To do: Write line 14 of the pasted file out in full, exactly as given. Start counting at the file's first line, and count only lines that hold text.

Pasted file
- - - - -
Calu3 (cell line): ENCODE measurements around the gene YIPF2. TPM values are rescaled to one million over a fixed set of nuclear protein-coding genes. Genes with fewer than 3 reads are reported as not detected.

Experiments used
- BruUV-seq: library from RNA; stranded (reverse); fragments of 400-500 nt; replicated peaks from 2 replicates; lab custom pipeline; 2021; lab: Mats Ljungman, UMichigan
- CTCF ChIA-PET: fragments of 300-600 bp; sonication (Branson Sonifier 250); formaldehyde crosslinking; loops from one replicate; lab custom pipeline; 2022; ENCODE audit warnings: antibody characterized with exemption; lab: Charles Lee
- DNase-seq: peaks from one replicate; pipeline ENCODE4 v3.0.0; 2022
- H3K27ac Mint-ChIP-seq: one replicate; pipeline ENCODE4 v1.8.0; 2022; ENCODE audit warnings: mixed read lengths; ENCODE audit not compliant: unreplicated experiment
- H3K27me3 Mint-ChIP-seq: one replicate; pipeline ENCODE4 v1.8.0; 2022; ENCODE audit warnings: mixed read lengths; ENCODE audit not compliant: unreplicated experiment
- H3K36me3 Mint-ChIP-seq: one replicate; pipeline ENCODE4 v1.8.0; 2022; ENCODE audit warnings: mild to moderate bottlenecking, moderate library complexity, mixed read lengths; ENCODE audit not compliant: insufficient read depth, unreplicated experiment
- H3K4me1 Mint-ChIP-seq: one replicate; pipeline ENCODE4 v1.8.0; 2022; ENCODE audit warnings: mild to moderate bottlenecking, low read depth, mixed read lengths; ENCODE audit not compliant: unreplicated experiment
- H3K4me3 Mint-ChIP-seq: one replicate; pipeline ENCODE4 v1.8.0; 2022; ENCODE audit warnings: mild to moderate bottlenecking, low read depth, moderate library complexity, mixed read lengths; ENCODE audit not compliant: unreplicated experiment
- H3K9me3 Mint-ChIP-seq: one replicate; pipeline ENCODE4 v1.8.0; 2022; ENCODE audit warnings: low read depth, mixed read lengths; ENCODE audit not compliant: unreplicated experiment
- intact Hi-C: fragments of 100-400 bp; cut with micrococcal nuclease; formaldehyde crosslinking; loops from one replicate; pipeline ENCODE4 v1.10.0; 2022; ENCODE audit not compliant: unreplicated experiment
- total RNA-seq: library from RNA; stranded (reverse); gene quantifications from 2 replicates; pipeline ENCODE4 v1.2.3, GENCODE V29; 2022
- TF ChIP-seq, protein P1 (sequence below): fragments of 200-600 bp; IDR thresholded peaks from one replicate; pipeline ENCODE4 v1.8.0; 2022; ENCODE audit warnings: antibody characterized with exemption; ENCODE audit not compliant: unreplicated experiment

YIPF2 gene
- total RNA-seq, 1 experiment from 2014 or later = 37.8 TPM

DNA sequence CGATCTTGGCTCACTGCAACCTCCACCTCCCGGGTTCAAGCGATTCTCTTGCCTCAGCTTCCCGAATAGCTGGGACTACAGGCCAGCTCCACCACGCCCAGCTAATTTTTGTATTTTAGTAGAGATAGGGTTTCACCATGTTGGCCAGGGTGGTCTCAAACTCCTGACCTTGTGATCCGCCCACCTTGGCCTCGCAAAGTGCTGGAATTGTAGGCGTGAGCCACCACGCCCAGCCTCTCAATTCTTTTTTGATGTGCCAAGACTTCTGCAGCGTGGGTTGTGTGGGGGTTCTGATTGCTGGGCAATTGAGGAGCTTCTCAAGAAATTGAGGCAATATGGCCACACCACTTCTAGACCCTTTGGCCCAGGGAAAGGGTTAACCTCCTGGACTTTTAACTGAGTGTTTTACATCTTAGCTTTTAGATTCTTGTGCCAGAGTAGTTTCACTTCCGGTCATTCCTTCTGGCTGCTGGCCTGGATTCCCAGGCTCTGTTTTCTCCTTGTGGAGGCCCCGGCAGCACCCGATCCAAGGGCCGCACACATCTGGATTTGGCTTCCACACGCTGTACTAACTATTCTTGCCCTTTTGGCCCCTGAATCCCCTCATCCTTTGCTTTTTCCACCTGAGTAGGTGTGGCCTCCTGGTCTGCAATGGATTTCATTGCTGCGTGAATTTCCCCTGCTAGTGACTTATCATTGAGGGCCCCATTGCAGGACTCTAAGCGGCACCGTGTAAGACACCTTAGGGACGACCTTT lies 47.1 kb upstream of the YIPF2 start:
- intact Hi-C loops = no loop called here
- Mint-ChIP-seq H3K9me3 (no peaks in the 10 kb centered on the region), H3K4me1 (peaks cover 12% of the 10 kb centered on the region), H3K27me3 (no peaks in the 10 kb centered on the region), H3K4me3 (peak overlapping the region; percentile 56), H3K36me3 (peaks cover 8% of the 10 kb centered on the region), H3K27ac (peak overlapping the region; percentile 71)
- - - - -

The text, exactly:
- TF ChIP-seq, protein P1 (sequence below): fragments of 200-600 bp; IDR thresholded peaks from one replicate; pipeline ENCODE4 v1.8.0; 2022; ENCODE audit warnings: antibody characterized with exemption; ENCODE audit not compliant: unreplicated experiment